# Is this LED's to music right?

#### vivikingbler

##### Prominent
I have been charged with designing and making a circuit that makes LEDs brighten or dim to an audio source. The LED datasheet is KY59-TLHB4201 .At the time I thought I had a much greater understanding about electricity than I actually did. The questions and answers on this exchange have been instrumental in my coming to understand how it all really works, alongside the many useful and helpful links that people have posted in their answers.

After much searching, reading and experimenting, I feel I understand enough to ask a question or two of my own. Above is the schematic for my working circuit. I'm still trying to fine tune it and understand what my changes are doing, but that will have to wait until my parts can arrive in the mail.

In short, I have two questions about my design and the theory behind it.

First: How do I apply Kirchhoff's law of voltage to my circuit? Do I need to worry about Kirchhoff's law in my circuit? I understand that the total voltage drop across the circuit is supposed to reach 0 (9 volts in, 9 volts consumed), but I don't quite understand where the LED's fit into the equation. Obviously they're going to be applied as resistance, but there is no resistance rating on the packaging they came in. They're rated for 3V at .02A. If you plug those numbers into Ohm's law you get 150 Ohms of resistance, but if the LED had that much resistance I wouldn't need to put a resistor in front of it to keep it from having a much higher amperage and building up heat. Without knowing what resistance the LED's have (or how they consume voltage without that resistance) I'm left unsure of how to apply the law.

Second: Am I missing anything? I'm still new to the theory of all this and learning more every day, but my circuit 'works' to my eyes. I do understand that there could be quite a few things going wrong where I can't visually observe them, which is why I'm reaching out to the community. I've seen circuits that use capacitors somewhere between the LEDs and the audio signal. I understand this has to do with analog wave forms, but my understanding stops about there. I also lack the tools to test and see if the wave form coming out of my audio source (my phone) is an actual analog wave or a digital wave.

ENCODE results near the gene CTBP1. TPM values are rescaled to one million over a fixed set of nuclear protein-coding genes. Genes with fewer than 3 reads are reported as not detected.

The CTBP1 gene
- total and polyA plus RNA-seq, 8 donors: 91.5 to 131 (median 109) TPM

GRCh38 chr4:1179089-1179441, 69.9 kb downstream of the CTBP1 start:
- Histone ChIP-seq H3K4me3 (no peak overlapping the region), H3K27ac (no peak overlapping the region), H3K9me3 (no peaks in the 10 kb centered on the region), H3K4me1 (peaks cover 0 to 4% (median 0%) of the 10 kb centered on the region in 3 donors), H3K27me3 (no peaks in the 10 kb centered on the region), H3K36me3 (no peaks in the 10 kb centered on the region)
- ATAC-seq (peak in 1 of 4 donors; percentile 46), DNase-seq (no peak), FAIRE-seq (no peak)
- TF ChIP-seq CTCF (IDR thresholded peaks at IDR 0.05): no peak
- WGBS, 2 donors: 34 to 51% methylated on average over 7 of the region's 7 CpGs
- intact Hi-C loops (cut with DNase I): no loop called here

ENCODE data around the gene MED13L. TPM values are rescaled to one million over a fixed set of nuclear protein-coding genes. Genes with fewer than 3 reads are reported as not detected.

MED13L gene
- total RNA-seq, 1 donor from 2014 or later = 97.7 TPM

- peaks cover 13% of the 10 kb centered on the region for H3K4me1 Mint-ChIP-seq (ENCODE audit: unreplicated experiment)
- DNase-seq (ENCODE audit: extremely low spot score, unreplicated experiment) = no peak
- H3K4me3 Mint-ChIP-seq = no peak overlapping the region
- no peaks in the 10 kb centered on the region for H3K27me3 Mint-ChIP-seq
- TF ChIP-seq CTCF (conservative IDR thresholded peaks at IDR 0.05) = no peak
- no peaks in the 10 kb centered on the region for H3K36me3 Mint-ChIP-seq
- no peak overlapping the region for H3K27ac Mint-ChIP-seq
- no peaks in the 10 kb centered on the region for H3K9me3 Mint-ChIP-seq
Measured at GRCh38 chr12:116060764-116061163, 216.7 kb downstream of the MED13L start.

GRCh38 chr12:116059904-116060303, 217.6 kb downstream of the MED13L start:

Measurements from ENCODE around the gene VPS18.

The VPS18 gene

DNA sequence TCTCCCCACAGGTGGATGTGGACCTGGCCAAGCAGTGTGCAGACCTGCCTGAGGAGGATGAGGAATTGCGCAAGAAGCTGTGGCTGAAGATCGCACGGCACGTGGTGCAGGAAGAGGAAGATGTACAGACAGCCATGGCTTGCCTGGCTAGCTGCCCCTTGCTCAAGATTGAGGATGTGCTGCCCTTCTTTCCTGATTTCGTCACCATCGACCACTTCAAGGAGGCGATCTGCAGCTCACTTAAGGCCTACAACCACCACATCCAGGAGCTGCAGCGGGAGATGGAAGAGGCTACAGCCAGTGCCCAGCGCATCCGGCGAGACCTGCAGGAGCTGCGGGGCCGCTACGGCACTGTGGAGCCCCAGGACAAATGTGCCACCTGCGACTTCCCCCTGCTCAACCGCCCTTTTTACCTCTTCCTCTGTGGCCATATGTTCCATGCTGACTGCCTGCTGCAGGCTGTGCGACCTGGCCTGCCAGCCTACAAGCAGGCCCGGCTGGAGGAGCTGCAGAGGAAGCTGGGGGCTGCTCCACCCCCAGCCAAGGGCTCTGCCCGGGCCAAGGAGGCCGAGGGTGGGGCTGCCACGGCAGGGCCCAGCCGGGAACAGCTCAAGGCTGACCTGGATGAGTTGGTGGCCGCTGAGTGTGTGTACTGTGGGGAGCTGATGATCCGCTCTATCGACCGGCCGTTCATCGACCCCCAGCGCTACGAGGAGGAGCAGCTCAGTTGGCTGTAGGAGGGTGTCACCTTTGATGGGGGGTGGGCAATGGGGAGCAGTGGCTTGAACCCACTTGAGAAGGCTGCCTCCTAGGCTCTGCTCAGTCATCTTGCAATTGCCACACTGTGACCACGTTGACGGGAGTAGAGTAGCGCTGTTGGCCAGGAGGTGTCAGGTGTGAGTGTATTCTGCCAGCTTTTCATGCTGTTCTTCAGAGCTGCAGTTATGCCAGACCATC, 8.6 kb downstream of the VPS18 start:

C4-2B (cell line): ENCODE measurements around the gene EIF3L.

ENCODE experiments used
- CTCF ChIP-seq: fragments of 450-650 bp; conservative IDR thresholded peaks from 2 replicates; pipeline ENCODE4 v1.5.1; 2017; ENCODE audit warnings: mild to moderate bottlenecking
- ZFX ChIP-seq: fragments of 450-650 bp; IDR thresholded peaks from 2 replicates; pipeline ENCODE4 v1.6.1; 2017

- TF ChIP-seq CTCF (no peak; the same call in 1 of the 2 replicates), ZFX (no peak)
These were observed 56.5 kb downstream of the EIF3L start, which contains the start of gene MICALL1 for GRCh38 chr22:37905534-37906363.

If you see something else wrong with my circuit, please feel free to point it out and explain or link me to a page that explains it (or both, I like both). Any and all help will be greatly appreciated.

Since my knowledge of this subject is entirely self tought (my formal learning is all on the software side of things!), "here, go read this" is a perfectly acceptable reply!

Solution
You may not need the resistor in series with the LEDs. It would reduct the current to the LEDs which might make them less bright. Maybe replace it with a potentiometer wired as a variable resistor.
Make sure that the actual voltage of the power supply is 9v. If its a wall wart the voltage may be off by more than would be tolerable.

#### americanaudiophile

##### Titan
You may not need the resistor in series with the LEDs. It would reduct the current to the LEDs which might make them less bright. Maybe replace it with a potentiometer wired as a variable resistor.
Make sure that the actual voltage of the power supply is 9v. If its a wall wart the voltage may be off by more than would be tolerable.

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